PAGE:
In theory, Methodist theology should not be all that different from Catholic theology, since the roots of Methodism come from John Wesley and the Anglican Church–which split off from Rome over political rather than religious issues. (That’s the whole Henry the Eighth thing–he wanted a divorce, the Pope wouldn’t grant it, he split the Church of England off from Rome.) John Wesley didn’t start out to creat a new church, he started out studying the Bible in a methodical way (hence Methodist), and preaching to the poor coal miners–a group largely ignored by the Anglicans in that time frame. The poor coal miners demanded Communion, so Wesley ended up ordaining ministers–wishing all the while that he could stay in the Anglican fold. But in the end, it didn’t work.
In practice, a significant percentage of Methodists today are ex-Catholics. And my grasp of theology is weak enough not to be able to tell you what the theoretical issues between Methodists, Anglicans and Catholics are.
But in practice, Methodists permit women to be ordained, and permit them to fill the higher ranks of the church heirarchy as well. Methodists serve Communion “at an open table, so that all who wish to recieve of its blessing, whether members of this church, any church or no church are welcome”. Methodists also tend to be more flexible about whether the people getting married or the members of their wedding party share the church’s beliefs than say the Catholics are.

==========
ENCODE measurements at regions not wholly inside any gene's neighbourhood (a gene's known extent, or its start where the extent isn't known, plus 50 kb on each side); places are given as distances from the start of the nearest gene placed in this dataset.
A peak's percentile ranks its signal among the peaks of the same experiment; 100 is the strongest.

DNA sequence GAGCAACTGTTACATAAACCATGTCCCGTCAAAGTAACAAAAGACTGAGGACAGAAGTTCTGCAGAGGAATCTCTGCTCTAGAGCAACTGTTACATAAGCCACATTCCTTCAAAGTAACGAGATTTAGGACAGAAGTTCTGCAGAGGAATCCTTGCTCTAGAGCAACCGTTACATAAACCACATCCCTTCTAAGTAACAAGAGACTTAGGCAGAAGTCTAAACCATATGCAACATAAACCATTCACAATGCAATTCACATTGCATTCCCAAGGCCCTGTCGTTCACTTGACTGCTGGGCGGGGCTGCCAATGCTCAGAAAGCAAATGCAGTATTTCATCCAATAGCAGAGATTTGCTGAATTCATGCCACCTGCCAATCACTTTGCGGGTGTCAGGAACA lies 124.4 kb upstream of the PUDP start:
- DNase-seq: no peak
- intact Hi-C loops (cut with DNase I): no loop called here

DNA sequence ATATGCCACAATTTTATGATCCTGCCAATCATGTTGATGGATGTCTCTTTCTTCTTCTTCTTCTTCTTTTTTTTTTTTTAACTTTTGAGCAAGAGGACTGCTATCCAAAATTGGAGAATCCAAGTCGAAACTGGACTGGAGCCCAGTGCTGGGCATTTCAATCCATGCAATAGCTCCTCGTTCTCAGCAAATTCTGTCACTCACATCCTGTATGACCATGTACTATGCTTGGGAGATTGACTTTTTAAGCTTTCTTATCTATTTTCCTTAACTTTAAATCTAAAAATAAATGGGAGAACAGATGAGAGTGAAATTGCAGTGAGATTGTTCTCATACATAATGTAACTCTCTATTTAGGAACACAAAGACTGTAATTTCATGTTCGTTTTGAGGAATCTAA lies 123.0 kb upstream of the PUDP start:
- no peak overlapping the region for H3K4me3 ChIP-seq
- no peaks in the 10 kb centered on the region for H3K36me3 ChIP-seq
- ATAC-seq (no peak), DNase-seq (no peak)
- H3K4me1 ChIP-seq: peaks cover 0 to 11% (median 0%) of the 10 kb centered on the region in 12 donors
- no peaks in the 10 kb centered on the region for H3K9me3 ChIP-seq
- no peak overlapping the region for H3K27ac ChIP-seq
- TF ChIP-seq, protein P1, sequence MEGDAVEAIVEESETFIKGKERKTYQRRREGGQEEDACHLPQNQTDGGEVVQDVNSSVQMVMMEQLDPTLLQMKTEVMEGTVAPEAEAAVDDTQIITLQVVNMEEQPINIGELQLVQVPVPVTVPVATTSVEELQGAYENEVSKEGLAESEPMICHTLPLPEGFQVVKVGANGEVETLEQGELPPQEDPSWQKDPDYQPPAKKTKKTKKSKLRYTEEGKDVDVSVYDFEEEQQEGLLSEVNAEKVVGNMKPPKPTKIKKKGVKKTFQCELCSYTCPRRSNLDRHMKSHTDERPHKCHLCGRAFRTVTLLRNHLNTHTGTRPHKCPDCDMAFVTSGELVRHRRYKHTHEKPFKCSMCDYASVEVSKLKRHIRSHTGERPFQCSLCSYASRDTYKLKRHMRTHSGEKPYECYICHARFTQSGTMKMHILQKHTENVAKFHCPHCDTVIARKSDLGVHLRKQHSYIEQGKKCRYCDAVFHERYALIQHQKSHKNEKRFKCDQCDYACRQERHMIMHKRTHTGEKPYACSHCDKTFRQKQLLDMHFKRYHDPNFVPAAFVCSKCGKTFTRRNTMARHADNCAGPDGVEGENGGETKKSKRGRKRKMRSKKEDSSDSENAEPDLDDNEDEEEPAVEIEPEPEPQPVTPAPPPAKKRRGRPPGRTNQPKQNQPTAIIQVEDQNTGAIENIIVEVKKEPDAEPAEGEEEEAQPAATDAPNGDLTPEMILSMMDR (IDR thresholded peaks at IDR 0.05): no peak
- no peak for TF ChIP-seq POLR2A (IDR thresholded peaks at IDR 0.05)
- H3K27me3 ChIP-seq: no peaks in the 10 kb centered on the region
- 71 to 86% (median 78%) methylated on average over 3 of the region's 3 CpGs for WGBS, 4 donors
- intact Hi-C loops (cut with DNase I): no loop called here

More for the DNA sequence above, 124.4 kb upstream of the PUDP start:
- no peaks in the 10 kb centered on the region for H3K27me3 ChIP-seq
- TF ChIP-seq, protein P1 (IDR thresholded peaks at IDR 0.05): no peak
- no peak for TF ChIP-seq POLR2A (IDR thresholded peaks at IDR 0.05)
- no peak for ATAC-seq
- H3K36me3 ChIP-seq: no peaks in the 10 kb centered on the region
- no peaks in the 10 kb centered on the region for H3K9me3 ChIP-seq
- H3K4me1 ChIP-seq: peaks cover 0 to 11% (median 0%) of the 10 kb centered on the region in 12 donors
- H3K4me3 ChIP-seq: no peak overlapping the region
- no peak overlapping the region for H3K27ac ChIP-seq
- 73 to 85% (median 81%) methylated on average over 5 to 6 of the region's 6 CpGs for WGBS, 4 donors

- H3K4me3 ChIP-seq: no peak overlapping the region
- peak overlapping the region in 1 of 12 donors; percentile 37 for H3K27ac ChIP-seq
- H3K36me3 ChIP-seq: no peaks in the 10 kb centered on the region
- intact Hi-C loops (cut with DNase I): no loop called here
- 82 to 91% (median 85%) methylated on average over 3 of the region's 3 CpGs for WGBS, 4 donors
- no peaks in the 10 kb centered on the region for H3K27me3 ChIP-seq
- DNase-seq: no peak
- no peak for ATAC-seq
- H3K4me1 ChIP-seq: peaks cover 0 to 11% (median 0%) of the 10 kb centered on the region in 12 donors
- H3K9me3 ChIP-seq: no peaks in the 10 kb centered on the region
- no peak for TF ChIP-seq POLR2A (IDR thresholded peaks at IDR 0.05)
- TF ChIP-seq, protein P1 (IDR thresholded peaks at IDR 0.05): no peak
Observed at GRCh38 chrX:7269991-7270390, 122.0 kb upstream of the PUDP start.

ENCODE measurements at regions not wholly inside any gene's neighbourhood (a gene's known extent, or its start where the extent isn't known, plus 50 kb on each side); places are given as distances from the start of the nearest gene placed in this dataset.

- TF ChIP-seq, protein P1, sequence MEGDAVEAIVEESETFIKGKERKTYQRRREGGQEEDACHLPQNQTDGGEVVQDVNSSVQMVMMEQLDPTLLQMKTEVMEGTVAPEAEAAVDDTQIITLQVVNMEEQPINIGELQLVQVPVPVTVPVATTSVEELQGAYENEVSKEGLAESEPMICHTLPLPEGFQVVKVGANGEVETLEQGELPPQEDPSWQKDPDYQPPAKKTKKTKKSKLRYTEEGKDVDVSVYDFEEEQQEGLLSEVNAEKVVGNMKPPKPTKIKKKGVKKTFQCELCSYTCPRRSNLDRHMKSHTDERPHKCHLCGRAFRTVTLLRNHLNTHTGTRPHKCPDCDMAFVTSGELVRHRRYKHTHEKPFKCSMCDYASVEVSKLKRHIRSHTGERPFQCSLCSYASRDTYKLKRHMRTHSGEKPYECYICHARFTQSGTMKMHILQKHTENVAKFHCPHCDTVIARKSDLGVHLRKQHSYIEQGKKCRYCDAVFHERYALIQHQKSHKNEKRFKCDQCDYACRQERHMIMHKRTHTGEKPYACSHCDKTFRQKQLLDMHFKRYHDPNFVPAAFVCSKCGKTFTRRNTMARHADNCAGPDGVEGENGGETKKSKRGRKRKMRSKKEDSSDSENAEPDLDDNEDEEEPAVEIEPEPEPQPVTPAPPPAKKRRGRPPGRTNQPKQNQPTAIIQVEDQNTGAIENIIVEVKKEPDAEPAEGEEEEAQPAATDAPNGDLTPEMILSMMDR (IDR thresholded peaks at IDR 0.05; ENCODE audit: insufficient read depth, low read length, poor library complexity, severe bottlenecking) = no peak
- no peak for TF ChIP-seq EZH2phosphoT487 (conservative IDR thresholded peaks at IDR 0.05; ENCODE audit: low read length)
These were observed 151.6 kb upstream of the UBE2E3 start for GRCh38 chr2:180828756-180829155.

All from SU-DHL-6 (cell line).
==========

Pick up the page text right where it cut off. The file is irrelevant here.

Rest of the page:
And there’s the food thing, although as someone who has almost always attended United Methodist churches, (Methodists picked up the United in the Sixties, I think, from a join with the Evangelical United Brethren Church), the way Methodists treat food strikes me as normal, and I don’t know how other churches do it.
Oh, and music. I have tended to attend Methodist churches with good organists, good choirs, good music in general–often including bell choirs. I have the impression that good music is common to Methodist churches, though it’s probably not universal. And no, belonging to a church which has good music doesn’t mean the congregation sings along loudly early on Sunday morning.